Sunday, October 9, 2011

Tidbits from the October 9, 1894 Ann Arbor Argus

The Ann Arbor Argus costs its readers less than one cents a copy.

The time for stump speeches has arrived. We saw a load of stumps going through the town yesterday. --Political paragraph in Manchester Enterprise.

Charles Ryan, of Ypsilanti, has entered the homeopathic college at Cleveland. What is the matter with U. of M. homeopathy--aren't the pills small enough?

Dr. K. Greiner, of Dexter, has packed up his pill case, and will attack the inhabitants of Lisbon, Kent County. He leaves many friends and few headstones.

Sneak thieves are now in possession of a winter supply of vegetables and canned fruit, "cooned" from the cellar of A. C. Fingerle, of Ypsilanti. Fingerle would like to get his fingers on them.

A steam laundry is to be opened in Chelsea. Just in time for the "dirty linen" of the campaign.

Some of the forest of the Normal campus has been cut down and "logged off," the big willow and several elms being among the victims. The campus is [not?] injured by the change, but it is doubtful if the co-eds like it.

At a "Pumpkin Pie" social to be held by the Ladies' Aid Society of the Free church of Superior, Oct. 12, an etched quilt will be the reward to the person guessing the nearest at the number of seeds in a specified pumpkin. Every "pumpkin seed" who wishes may guess and get a supper for 20 cents and be ashamed of himself that all this costs him so little.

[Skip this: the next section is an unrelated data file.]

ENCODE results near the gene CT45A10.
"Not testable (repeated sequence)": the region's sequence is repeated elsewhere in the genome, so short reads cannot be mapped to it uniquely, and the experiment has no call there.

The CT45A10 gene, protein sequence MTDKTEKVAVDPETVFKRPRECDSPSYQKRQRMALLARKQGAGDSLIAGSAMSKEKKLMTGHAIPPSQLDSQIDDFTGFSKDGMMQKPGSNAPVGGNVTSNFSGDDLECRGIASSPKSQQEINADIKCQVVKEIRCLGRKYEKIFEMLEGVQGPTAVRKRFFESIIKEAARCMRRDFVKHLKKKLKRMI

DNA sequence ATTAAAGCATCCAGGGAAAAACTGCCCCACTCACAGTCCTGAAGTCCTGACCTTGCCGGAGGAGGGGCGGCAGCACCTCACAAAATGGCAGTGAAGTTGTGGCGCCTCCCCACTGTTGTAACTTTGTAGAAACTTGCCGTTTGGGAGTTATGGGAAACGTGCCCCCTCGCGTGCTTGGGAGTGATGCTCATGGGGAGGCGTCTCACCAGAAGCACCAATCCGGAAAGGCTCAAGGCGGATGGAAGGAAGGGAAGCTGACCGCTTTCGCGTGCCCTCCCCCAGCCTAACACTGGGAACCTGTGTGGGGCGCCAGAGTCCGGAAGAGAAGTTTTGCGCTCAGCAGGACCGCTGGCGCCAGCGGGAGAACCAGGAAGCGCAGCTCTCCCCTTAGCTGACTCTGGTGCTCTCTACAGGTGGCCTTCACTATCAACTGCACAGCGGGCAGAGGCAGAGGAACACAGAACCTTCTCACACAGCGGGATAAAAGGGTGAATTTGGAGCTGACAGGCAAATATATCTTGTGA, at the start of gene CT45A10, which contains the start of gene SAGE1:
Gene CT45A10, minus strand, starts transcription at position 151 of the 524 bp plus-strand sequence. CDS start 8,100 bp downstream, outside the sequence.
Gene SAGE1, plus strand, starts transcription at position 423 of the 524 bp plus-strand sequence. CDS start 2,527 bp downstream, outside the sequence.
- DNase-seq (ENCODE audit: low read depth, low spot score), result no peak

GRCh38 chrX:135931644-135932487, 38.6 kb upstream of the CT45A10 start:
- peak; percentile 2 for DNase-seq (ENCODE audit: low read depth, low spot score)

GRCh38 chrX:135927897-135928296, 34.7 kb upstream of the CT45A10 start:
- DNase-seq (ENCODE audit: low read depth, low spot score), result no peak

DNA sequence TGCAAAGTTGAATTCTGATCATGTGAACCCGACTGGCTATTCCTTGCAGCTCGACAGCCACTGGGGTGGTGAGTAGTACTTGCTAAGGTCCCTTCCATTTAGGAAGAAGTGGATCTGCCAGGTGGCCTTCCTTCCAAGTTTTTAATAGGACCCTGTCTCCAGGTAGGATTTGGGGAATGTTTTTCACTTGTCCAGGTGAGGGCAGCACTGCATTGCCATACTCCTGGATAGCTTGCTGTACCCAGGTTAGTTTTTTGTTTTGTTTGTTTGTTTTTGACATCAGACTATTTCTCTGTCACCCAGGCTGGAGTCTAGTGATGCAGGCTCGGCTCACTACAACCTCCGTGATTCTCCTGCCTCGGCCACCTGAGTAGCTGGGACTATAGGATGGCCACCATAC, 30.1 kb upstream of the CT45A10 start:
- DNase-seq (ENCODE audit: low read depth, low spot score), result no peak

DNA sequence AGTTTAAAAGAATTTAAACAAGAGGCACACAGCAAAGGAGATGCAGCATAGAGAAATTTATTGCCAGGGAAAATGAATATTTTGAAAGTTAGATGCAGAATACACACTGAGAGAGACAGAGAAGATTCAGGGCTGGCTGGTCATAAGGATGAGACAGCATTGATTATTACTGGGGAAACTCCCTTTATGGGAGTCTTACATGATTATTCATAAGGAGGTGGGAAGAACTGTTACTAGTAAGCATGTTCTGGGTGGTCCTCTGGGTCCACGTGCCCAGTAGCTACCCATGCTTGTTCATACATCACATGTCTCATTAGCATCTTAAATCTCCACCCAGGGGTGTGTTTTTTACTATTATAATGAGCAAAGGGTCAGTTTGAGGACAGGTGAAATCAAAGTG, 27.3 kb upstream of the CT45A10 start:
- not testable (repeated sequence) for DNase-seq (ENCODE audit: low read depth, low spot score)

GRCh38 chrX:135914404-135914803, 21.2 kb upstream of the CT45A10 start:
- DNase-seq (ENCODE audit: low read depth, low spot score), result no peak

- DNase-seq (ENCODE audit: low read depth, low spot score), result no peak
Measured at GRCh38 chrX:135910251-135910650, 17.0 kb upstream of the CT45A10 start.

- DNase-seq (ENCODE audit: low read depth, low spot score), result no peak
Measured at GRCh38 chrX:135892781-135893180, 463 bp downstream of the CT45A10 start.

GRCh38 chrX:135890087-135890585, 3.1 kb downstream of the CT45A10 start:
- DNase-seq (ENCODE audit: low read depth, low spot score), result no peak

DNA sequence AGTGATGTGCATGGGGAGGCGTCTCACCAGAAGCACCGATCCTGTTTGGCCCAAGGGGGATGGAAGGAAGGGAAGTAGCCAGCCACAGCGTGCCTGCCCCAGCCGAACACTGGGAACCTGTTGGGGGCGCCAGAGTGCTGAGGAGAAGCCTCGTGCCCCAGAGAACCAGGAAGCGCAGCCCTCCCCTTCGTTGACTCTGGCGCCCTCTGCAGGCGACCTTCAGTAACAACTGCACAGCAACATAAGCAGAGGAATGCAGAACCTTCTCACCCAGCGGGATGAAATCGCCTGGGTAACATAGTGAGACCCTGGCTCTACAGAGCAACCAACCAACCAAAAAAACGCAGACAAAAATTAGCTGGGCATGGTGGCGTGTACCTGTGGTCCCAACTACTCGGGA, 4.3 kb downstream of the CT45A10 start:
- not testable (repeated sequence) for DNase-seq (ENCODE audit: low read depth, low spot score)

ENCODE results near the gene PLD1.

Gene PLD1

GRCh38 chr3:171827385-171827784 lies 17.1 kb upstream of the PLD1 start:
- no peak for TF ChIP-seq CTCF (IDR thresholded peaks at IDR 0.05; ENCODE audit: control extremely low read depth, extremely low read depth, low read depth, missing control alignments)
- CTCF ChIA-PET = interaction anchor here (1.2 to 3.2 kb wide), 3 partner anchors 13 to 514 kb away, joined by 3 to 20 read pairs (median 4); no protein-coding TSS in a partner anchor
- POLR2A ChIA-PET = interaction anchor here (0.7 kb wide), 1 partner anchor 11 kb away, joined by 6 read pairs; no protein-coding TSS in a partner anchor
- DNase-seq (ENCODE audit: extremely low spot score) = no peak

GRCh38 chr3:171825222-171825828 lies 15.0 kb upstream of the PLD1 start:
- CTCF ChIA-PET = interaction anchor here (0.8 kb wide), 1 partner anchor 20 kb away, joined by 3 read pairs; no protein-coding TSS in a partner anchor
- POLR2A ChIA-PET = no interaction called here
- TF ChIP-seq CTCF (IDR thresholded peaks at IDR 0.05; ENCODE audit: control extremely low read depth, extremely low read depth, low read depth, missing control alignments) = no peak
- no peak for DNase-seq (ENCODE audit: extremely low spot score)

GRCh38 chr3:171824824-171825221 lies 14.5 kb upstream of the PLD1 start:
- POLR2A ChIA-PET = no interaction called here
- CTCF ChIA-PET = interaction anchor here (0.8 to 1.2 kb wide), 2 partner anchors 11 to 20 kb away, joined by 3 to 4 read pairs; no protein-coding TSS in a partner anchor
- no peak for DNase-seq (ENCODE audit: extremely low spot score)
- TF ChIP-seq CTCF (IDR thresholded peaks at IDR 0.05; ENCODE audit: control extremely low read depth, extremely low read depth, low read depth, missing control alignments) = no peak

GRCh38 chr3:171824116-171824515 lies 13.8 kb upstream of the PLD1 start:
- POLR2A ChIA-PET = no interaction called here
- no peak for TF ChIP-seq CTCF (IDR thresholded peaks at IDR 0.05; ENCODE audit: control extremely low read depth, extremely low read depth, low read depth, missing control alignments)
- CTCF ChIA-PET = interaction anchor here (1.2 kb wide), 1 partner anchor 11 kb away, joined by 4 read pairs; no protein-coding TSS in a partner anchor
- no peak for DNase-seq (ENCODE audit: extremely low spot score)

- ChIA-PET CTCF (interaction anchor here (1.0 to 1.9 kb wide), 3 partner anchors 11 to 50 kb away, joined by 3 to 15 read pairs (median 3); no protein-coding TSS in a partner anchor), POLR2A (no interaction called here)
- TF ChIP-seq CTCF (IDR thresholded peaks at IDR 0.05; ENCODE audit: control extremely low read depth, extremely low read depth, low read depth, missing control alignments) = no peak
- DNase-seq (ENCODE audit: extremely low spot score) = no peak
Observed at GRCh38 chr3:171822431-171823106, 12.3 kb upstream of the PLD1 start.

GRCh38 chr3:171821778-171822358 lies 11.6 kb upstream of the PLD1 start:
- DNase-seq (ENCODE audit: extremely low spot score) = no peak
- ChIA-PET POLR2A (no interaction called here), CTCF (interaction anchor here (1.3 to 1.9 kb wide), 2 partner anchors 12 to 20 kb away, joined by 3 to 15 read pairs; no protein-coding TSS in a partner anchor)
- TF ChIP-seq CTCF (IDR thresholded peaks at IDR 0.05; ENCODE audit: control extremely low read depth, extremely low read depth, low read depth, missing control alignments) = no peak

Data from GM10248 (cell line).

Postmaster Kishpaugh, of Clinton, has washed the fly specks of the Harrison era off the glass of the letter boxes and made many substantial improvements in the building. The man who dares fore a charge of tobacco juice on the elegant new floor will be squirted in the eye with pepper sauce.

Lewis Feldkamp, of Manchester, was thrown from his conveyance last week, and received a fracture of the clavicle. We could just as well have said that Lew. Feldcamp was flipped out of his wagon and busted his collar bone; but "conveyance" is more recherche than "wagon," "clavicle" sounds more scientific than "collar bone," "fracture" more euphonious than "busted"; and to say "Lew" for Lewis would be treating a man pretty roughly, smashed up as he was.

A young man from Lyndon, with a stomach like an anaconda, went over to Chelsea last week and sucked a dozen eggs as rapidly as he could break the shells. This form of idiocy is less harmful than that other style of pointing an empty revolver at a friend and blowing his brains out, while the point that the fellow is a fool is just as well brought out. It is the better style.


Joe said...

How can it cost less the one cent per issue?

cosmonıcan said...

The U.S. half penny was minted until 1857, maybe there were still some in circulation?